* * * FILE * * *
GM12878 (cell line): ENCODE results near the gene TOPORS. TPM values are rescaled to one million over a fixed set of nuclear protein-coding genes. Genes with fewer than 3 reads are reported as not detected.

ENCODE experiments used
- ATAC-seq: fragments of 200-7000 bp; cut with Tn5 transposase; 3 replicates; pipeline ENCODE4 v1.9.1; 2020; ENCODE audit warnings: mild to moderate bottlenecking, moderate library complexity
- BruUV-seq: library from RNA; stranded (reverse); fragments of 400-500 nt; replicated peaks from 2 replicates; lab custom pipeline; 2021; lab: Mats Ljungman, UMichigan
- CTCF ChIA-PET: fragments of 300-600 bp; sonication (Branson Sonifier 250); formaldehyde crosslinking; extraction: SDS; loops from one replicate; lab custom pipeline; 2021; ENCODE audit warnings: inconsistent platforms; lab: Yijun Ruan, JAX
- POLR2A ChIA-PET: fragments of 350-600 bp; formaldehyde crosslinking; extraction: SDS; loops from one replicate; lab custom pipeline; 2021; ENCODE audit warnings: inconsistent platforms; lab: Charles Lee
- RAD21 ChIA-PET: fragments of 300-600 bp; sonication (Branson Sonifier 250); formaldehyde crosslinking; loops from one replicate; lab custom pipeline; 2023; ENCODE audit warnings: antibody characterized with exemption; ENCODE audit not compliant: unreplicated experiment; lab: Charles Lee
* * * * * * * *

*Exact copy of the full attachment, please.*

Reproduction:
GM12878 (cell line): ENCODE results near the gene TOPORS. TPM values are rescaled to one million over a fixed set of nuclear protein-coding genes. Genes with fewer than 3 reads are reported as not detected.

ENCODE experiments used
- ATAC-seq: fragments of 200-7000 bp; cut with Tn5 transposase; 3 replicates; pipeline ENCODE4 v1.9.1; 2020; ENCODE audit warnings: mild to moderate bottlenecking, moderate library complexity
- BruUV-seq: library from RNA; stranded (reverse); fragments of 400-500 nt; replicated peaks from 2 replicates; lab custom pipeline; 2021; lab: Mats Ljungman, UMichigan
- CTCF ChIA-PET: fragments of 300-600 bp; sonication (Branson Sonifier 250); formaldehyde crosslinking; extraction: SDS; loops from one replicate; lab custom pipeline; 2021; ENCODE audit warnings: inconsistent platforms; lab: Yijun Ruan, JAX
- POLR2A ChIA-PET: fragments of 350-600 bp; formaldehyde crosslinking; extraction: SDS; loops from one replicate; lab custom pipeline; 2021; ENCODE audit warnings: inconsistent platforms; lab: Charles Lee
- RAD21 ChIA-PET: fragments of 300-600 bp; sonication (Branson Sonifier 250); formaldehyde crosslinking; loops from one replicate; lab custom pipeline; 2023; ENCODE audit warnings: antibody characterized with exemption; ENCODE audit not compliant: unreplicated experiment; lab: Charles Lee